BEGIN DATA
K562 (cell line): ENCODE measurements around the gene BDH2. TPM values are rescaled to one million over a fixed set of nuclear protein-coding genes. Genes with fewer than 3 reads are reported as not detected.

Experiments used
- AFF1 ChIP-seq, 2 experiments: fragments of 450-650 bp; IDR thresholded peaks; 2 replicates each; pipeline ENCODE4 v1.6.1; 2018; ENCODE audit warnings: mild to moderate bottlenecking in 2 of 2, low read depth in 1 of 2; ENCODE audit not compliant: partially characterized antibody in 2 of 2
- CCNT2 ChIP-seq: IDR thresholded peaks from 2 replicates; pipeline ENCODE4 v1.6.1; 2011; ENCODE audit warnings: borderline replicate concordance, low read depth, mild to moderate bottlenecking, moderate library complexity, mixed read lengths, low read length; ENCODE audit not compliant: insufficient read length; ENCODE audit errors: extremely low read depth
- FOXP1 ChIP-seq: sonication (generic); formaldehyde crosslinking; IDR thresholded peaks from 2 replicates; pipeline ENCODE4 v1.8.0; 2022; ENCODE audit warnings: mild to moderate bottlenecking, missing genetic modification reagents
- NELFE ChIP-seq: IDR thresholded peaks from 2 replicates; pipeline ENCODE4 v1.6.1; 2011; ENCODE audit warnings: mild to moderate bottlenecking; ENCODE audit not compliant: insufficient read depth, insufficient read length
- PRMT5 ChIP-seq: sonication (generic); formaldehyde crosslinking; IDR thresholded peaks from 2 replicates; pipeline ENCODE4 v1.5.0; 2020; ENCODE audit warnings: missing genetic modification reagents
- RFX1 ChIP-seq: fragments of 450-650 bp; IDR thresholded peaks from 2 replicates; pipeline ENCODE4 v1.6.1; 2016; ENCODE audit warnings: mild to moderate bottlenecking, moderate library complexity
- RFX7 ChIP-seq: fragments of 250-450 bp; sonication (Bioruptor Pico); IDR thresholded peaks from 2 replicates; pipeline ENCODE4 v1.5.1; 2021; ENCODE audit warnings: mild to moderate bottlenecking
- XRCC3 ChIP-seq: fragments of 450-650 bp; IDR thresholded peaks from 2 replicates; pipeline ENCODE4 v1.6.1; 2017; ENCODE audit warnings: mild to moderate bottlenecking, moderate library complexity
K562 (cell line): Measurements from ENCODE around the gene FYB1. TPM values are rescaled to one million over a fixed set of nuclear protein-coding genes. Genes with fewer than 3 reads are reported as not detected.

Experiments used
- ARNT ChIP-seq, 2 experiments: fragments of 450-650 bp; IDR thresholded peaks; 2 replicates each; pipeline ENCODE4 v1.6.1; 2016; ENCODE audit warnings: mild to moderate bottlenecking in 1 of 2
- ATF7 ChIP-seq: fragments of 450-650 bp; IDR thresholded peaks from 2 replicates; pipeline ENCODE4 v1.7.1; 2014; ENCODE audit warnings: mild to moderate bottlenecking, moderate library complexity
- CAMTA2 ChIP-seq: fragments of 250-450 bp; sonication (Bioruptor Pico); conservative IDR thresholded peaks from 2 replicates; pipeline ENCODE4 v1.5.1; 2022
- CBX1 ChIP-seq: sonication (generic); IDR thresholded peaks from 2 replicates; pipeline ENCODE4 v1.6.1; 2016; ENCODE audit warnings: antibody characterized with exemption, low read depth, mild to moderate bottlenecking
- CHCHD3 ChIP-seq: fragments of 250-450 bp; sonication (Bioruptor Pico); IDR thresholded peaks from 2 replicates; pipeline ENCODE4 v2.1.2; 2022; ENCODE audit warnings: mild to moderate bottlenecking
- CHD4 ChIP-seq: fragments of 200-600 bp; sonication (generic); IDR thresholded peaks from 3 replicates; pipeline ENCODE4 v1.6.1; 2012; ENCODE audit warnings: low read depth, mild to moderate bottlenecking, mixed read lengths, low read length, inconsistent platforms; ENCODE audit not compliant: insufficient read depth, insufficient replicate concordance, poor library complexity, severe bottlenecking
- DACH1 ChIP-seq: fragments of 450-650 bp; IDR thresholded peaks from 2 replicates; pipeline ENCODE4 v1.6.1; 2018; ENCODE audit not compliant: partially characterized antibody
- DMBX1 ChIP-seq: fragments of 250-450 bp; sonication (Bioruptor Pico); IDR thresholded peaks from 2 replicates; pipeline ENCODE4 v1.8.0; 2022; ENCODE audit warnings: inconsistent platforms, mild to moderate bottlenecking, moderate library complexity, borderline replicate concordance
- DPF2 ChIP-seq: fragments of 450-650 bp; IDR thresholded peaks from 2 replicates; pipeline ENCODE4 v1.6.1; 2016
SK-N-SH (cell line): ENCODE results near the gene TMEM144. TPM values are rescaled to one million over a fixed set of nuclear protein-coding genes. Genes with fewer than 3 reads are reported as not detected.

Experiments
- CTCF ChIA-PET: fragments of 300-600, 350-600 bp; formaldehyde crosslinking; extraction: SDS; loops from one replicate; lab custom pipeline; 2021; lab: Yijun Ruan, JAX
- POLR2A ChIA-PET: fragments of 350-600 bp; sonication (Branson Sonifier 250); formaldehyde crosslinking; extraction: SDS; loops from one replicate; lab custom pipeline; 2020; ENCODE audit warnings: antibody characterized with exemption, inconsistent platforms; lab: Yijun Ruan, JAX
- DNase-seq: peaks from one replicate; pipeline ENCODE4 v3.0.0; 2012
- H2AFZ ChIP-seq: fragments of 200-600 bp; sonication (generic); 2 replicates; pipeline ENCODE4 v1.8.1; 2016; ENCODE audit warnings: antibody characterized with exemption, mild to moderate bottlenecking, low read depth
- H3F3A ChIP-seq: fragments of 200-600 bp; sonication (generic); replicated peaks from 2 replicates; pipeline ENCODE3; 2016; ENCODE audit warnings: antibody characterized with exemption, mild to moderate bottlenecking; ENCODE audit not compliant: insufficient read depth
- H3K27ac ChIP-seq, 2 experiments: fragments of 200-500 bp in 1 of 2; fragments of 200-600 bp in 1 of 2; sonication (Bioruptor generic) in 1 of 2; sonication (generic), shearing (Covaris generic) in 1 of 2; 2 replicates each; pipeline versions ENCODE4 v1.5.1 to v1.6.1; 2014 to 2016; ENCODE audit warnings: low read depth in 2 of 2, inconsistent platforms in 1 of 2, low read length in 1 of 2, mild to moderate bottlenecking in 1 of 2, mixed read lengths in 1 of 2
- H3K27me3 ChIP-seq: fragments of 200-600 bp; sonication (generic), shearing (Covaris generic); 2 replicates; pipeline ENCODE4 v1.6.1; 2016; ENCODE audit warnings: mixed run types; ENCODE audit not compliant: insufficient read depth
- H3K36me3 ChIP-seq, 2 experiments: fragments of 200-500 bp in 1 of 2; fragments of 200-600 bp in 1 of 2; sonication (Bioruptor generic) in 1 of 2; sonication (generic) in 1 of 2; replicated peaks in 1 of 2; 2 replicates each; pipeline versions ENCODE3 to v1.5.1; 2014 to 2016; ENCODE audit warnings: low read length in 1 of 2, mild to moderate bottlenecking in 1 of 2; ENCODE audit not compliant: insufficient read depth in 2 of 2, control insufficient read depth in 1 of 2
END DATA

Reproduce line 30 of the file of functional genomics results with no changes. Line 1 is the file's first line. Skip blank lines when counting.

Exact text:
- H3K27me3 ChIP-seq: fragments of 200-600 bp; sonication (generic), shearing (Covaris generic); 2 replicates; pipeline ENCODE4 v1.6.1; 2016; ENCODE audit warnings: mixed run types; ENCODE audit not compliant: insufficient read depth